Police Investigate Murder at Charlize Theron’s Childhood Home

Oct 3, 2012 1:56pm

gty charlize theron thg 121003 wblog Police Investigate Murder at Charlize Therons Childhood Home

Police are investigating a brutal murder at the same house in South Africa where Oscar-winning actress Charlize Theron lived as a child when her mother shot and killed her father.  The current resident of the property in the town of Benoni, about 18 miles from Johannesburg, was tortured and killed Friday by a gang of robbers.

Benoni police spokeswoman Nomsa Sekele said the victim, Barry Newman, was forced into a bathroom where he was tied, gagged, and suffocated after the robbers put a plastic bag over his head.  Police believe the robbers burned him with cigarettes and a clothes iron.

The five robbers gained access to the property by pretending to be interested in buying a used car for sale by Newman’s girlfriend.  The robbers also tied up the gardener and a domestic worker and forced them into a bedroom.  No arrests have been made in the case.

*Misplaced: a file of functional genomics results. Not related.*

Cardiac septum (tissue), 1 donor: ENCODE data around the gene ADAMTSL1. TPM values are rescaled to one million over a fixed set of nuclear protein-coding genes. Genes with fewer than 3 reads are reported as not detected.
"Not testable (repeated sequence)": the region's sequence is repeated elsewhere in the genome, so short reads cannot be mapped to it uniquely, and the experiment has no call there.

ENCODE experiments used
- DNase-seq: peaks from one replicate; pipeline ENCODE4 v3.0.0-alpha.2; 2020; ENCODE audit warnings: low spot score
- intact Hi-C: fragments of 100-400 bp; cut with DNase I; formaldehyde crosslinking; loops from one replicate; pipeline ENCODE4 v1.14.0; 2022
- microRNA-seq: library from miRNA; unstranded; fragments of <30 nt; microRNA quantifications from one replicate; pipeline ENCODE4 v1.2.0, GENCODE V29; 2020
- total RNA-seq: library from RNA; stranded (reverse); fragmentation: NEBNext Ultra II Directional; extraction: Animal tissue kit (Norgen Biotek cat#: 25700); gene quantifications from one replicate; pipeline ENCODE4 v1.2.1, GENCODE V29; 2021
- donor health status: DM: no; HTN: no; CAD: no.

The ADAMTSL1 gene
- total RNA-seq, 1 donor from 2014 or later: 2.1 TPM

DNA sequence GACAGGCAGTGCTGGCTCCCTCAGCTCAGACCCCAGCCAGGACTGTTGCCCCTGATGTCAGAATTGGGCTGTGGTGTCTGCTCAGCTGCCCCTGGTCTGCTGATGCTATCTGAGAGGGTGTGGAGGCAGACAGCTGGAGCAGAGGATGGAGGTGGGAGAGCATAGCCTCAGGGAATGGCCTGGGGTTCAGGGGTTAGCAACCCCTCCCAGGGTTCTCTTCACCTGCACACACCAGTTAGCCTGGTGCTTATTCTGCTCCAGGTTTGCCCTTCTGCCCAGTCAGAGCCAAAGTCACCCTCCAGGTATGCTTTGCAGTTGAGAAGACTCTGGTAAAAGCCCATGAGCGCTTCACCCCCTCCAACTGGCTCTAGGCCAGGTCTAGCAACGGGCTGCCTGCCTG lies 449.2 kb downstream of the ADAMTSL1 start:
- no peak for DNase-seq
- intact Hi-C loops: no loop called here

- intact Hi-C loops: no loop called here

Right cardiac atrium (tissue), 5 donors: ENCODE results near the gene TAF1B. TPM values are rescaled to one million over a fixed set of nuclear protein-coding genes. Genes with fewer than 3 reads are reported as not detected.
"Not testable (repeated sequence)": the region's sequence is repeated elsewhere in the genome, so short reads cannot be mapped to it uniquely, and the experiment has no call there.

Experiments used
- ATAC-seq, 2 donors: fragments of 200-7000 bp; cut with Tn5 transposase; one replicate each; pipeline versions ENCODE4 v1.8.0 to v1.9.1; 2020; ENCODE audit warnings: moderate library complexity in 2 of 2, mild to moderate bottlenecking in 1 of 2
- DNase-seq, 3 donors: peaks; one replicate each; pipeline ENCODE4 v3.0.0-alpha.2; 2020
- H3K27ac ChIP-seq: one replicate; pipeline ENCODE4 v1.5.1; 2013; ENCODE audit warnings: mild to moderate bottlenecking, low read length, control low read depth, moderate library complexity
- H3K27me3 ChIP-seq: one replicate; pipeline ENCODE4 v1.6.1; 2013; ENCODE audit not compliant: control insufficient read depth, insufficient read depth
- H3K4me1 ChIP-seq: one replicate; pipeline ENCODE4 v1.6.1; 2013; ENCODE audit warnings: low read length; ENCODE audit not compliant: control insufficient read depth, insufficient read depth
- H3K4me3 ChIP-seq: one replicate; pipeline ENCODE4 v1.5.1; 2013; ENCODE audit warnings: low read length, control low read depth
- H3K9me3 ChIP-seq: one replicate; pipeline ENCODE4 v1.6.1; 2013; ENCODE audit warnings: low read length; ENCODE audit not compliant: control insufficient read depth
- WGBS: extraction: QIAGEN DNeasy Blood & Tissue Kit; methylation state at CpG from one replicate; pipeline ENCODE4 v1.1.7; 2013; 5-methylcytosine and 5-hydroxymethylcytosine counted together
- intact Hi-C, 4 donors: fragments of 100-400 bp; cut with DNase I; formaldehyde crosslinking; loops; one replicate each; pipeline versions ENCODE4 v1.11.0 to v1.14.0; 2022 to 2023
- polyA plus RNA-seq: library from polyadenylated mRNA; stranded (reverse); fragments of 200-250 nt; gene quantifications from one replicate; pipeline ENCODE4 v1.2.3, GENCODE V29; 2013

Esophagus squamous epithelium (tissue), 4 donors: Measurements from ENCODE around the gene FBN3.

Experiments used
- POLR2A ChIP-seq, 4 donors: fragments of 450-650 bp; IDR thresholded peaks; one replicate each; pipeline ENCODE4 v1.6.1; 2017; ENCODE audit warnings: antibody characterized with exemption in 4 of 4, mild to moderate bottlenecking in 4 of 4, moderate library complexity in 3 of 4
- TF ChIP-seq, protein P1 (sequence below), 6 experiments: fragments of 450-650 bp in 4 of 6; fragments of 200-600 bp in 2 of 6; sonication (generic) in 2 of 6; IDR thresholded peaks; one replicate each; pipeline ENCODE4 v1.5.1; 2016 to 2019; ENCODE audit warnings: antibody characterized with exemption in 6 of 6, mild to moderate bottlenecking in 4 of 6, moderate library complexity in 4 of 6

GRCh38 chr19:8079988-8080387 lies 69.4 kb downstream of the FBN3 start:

The Benoni house was also a crime scene in June 1991 when Theron’s mother, Gerda Maritz, killed her husband in self-defense.  The Hollywood actress was just 15 at the time and spent years lying about her father’s death.  In 2004, she gave her first television interview about that traumatic night to ABC News’ Diane Sawyer.

“I think, for me, it took a long time to sink in, what had really happened because you just don’t think stuff like that will ever happen to you,” she said.

Theron said she was in her bedroom when her father and an uncle came home after a bout of drinking. An aunt had called the house to warn that her father was agitated.

“Nature gives you instinct. And I knew something bad was going to happen,” Theron said.

Her mother later testified that her father began shooting at the front gate and banged on the door of Theron’s bedroom saying, “Tonight I’m going to kill you both with the shotgun.”

The actress said after her father fired into her bedroom door, her mother grabbed a handgun and shot him.  An attorney general ruled it an act of self-defense, and Theron’s mother was never prosecuted.  Years later Theron, often called the “Benoni bombshell” in South Africa, has become an outspoken advocate for raising awareness about domestic violence in her home country.

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